Wimbledon recap: Donna Vekic's double fault recovery, tennis under roofs, American losses


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Welcome to the Wimbledon briefing, where The Athletic will explain the stories behind the stories on each day of the tournament.

On day nine of Wimbledon 2024, Donna Vekic turned desolation into brilliance, the roof remained a main character, and America’s hopes fizzled to one man.

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How did Donna Vekic do that?

Serving for the second set against Lulu Sun, Donna Vekic double faulted five times — the joint-second highest number in a game in Wimbledon history. It was an incredible implosion, or at least it would have been had we not seen these kind of struggles with Vekic before. She went through an excruciating defeat from an advantageous position against Serbian Olga Danilovic at the French Open.

She was trailing by a set to Wimbledon’s fairytale story, a qualifier from outside the world’s top 100. She had lost her previous two Grand Slam quarterfinals. It felt like a case of here we go again.

But Vekic then did something pretty remarkable. She reset, broke Sun in the next game to take the second set and promptly won the first 13 points of the decider to race to a 3-0 lead. In so doing she got more than halfway towards the “golden set,” when you win one without dropping a point. In the end she had to settle for a 6-1 mauling, which worked just fine as the exclamation mark on the first two sets, which went 5-7, 6-4. It’s her first Grand Slam semifinal in 43 attempts.

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Vekic is into her first Grand Slam semifinal at the 43rd attempt (Shi Tang/Getty Images)

A big part of the explanation for the turnaround is that Sun collapsed physically, with nothing left in the tank after battling through qualifying and then playing three three-setters in her four main draw matches en route to the quarters. But a big amount of credit also goes to Vekic, who said afterwards that she channelled her fury with herself into something positive.

This really was a momentum change for the ages.

Charlie Eccleshare


Is Carlos Alcaraz learning to win without a highlight reel?

The biggest change in the Carlos Alcaraz who was down in the dumps six months ago may be inside his brain.

Alcaraz has been pretty up front about his lulls in focus, especially when his game used to get away from him. A few wayward forehands and the youngest world No. 1 in the history of the rankings would begin to spiral.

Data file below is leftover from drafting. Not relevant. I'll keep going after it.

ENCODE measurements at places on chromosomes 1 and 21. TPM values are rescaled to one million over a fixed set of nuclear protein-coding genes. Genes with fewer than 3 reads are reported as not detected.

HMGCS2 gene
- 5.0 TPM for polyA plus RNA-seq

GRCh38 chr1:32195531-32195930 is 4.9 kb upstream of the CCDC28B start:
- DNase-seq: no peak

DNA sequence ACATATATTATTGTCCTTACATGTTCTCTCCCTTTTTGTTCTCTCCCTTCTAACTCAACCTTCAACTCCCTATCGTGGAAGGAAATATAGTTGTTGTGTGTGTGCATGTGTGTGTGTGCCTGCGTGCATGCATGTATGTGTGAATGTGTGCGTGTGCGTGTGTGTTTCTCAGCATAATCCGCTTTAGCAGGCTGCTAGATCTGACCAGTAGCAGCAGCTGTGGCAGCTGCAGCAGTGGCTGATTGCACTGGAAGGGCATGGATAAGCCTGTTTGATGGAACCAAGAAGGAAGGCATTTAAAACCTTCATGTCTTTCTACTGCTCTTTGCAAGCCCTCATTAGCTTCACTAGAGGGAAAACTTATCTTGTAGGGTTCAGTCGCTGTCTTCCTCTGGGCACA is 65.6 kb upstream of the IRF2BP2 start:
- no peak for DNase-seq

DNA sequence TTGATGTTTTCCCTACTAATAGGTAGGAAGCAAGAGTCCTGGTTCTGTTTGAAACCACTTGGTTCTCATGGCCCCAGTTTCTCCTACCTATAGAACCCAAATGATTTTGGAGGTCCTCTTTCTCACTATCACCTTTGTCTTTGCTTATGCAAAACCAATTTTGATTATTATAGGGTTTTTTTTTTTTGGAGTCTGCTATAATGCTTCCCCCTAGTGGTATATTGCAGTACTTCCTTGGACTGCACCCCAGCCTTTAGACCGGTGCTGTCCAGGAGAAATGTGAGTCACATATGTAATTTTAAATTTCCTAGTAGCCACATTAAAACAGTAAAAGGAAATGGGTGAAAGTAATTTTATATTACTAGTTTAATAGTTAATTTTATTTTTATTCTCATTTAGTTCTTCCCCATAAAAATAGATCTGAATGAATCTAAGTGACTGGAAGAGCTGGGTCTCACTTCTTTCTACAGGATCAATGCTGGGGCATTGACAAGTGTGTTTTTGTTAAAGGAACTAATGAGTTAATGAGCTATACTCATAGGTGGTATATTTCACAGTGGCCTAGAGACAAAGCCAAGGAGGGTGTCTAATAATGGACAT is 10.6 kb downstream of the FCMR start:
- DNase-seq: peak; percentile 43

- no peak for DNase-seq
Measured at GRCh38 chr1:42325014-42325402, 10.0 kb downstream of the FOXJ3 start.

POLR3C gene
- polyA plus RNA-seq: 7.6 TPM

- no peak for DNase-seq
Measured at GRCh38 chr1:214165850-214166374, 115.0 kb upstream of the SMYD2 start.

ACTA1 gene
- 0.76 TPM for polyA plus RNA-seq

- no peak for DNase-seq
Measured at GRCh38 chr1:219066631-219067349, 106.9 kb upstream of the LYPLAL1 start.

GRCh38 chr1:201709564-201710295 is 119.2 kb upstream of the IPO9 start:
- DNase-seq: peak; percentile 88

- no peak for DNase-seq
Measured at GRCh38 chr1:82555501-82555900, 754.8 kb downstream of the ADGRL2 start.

After beating Tommy Paul 5-7, 6-4, 6-2, 6-2 in the quarterfinals Tuesday, Alcaraz talked about how he has come to understand that playing poorly doesn’t mean he has to lose.

“It’s going to be really difficult to play my best tennis every match,” he said. In the first set against Paul, the American dominated in five to eight shot rallies, winning 14 to Alcaraz’s 7. Alcaraz closed that gap in the next set and used his own dominance on shorter points to stay ahead.

“I know that there are going to be some matches that I’m not going to find my best tennis even though I have to try to win it.

“I think that’s what the Big Three did during their career, they are not going to play their best tennis. Even like that, they are going to find their good tennis just to win those matches. That’s what I’m thinking.”

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Carlos Alcaraz found the going tough at times against Paul (Shi Tang/Getty Images)

Time on the tour also helps. After more than three years of watching Alcaraz, his opponents know the magic can re-emerge at any moment. One miracle point, like the forehand down the line he hit against Ugo Humbert in the previous round, and he can start running downhill.

“Half of the job when you’re out there is not to let him win one of those crazy points because when he does, he gets on a roll,” said Paul. That’s a bit of a problem because those crazy points only happen when he’s on his heels. Don’t let Alcaraz get in trouble? If that’s the secret, his opponents are basically going to have to reinvent the sport.